Characteristics are not lost or recovered as a result of Regeneration, but at least the player's life expectancy may be increased. Similarly a Healing Scroll magic special play card may be used to automatically remove one level of Foul Appearance from a player; this may be used at any point during the match or in the post-match sequence.

Originator's Comments and Playtest Q & A.

I started to think about Nurgle's Rotters when the second edition of the game came out. The line drawing of the piles of goo stayed in my mind and over time, these rules have grown. I wrote these and have playtested them exhaustively. Some friends have written to me over the Internet with their comments. These are written below...

Q: Does this mean all the Nurgle teams would be like this? (i.e. all have Nurgle's Rot)
A: No. It is up to the individual coach / commissioner. I would rule that if a coach opted to play Chaos, and wanted to use Plaguebearers and a Great Unclean One (Citadel Journal No.8), then he would have to use the rules for Nurgle's Rot. I would advise the commissioner to try to have only one Rotter team in each league.
Many of the questions concerned the cost of the players, especially the Beastmen. The complaint was that the players were overpriced.
Q: Beastmen are overpriced. Why not reduce the cost?
A: I think that you are paying for the concept of the Rot, by losing the extra 10,000 GCs per beastman. Soon enough they are going to get infected and have Foul Appearance (which is a 20K Physical Ability), and can use it all the time. Normal Beastmen get Horns at the start of their playing career, but only one of them can use it per turn! You are also paying in advance for the infected opponents that your team will recruit for free.
Q: Beastmen are over priced. Shouldn't the FA effects be stronger?
A: It is just a question of game balance and I'd prefer them to be more difficult than a 'normal' Chaos team. Jervis has *spiked* the DeathZone teams (e.g. Halflings and Undead), so that they should be more of a challenge. I'd like the Rotters to be like that, only more so.
Summary: The cost of the individual players is balanced by the unique abilities of the whole team.
Q: The Champion doesn't deteriorate as a result of the disease, right?
A: Correct. He has the skill Foul Appearance, as described in DeathZone.
Q: If the Champion dies, can he be replaced?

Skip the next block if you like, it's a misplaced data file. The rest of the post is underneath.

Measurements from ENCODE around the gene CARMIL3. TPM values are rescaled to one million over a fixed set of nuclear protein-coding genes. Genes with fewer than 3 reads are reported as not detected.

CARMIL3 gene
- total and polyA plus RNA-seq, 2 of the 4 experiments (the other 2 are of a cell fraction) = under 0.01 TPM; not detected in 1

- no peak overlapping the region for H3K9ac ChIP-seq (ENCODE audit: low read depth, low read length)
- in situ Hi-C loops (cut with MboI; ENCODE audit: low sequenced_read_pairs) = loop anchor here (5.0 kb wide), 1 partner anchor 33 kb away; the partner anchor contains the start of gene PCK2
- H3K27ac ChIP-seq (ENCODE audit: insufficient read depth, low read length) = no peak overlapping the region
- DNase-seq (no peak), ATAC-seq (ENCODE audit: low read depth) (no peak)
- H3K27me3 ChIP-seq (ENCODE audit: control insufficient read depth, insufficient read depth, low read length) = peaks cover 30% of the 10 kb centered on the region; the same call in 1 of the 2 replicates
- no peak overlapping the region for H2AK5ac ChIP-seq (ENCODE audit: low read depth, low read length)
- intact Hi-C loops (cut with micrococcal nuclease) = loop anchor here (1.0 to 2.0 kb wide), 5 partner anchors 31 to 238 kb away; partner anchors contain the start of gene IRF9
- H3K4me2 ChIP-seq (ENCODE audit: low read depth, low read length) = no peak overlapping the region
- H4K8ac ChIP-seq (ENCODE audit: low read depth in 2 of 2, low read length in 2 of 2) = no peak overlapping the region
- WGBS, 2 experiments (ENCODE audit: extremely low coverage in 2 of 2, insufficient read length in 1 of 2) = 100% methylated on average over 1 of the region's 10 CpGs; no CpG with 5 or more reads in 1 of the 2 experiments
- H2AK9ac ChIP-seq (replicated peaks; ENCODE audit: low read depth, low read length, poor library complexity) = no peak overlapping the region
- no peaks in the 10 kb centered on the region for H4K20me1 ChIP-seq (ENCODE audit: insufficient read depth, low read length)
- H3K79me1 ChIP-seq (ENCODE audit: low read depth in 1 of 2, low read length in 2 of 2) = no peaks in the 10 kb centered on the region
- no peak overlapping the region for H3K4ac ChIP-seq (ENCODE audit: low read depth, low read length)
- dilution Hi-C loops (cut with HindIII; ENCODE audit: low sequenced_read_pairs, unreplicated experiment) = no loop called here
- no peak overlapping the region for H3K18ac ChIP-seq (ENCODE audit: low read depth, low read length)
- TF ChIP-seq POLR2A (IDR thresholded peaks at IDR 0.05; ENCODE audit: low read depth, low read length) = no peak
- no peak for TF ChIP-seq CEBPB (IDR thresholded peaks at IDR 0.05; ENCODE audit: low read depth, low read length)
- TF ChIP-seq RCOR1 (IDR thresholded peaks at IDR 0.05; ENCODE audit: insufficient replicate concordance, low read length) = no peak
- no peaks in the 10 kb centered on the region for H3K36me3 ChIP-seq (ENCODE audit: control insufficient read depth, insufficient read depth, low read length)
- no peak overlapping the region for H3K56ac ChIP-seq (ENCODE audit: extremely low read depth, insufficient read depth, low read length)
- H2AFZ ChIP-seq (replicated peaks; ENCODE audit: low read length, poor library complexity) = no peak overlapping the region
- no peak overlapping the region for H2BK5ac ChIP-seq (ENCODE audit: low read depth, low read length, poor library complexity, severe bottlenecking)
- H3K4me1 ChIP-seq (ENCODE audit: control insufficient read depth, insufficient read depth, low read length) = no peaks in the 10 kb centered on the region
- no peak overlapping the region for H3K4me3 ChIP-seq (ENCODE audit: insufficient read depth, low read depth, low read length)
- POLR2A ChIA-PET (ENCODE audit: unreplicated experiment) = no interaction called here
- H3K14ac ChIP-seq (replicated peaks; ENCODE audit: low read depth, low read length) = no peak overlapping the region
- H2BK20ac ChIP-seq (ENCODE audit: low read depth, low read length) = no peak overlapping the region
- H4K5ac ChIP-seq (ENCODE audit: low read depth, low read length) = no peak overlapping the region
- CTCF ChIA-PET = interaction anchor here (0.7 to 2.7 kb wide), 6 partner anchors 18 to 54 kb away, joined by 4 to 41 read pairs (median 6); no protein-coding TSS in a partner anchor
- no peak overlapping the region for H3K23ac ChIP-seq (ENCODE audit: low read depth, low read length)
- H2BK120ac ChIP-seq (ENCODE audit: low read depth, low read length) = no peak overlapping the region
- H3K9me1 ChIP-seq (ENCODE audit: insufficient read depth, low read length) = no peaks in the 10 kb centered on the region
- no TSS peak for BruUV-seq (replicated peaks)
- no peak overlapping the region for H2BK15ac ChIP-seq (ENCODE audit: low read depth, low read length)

A: If he is slain then the status of Champion can be adopted by one of his team mates. If the new Champion has the Rot, at a specific level, then its progress is halted at the stage that it has reached. The team 'vote' for who becomes the new Champion, so it is your choice. It can be a Beastman, a Chaos Warrior or even a player 'recruited' from another team.
Q: Also, how about allies? I think the allies should be as stated in the Citadel Journal, i.e. Ogre, Goblin, Skaven, Dark Elf.
A: Nurgle's Rotters do not take allies as nobody in their right mind would actually join them. It would be a death sentence! Instead, the Rotters can acquire 'converts' which could include any Race. If you injure it, then there is a chance that it could play on your team (for a short while)!
Q: If an opposing player succumbs to the disease, is he deleted from his original roster?
A: Precisely! He joins your team, if you want him. You may make way for him/it by 'cutting' a current team member, if you have no available spaces on your roster. For TR purposes he costs his list price. He has Foul Appearance Level 1.
Q: What are the effects of Regeneration?
A: Regeneration effectively means that the progress of the rot is halted indefinitely, as long as the player is at a low level when he gets the skill. He has a 1 in 6 chance of getting worse and a 1 in 2 chance of being recovered.
Q: How could Undead be infected?
A: Nurgle's Rot doesn't only kill, but it also ruins flesh. A wise necromancer has gone to a lot of trouble to keep his Mummies in good condition and his ghouls alive. While the necromancer may not care about the Zombies, he must protect his investment. Nurgle warbands can consist of plague zombies, so the sorcerers of Nurgle must be able to maintain the Undead state of a subject. They cannot Raise the Dead, but perhaps they can sustain zombie existence.
Q: Isn't Coaching the Rotters a lot of work in the book-keeping department?
A: Keep a portion of the Skills section of the roster free, or better still, draw a line down so that you have a fifth box after AV, and call this the FA Lvl box. Simply write your roster in pencil and make the necessary additions/deletions as appropriate.
Q: Am I correct in assuming that FA Lvl 0 and FA Lvl 1 are functionally the same, except for the AV loss?
A: No! I haven't explained that well enough. FA Lvl 0 is a condition which has not yet started to express itself. Any player in this state can be blocked as normal and cannot exert the -1 modifier (on passing and catching) associated with Foul Appearance.
A Chaos Beastman in these circumstances is effectively a Human lineman, The team behaves quite normally at the beginning, but becomes fun after a few games.

And Finally...

Some people complained that the players got too powerful when they got the Claw skill, especially as the opposing coach had to roll a 5 or 6, on a D6, just to block him.

I answered saying...

At FA Lvl 6, the player plays one final game with the following punitive characteristic reduction: -1 MA, -2 ST, -1 AG. As the average Beastman player will be 5/3/2/6 [Horns, Block, Claw], at FA Lvl 5, he suffers a very high chance of deteriorating to level 6 after each game (1-5 on a D6). He is not likely to stay at FA Lvl 5 for many games and for his final game, he becomes 4/1/1/6 [Horns, Block, Claw]. It might be argued that at FA level 5 or 6 the Beastman is virtually unstoppable, but with his AG who on Earth is going to pass to him??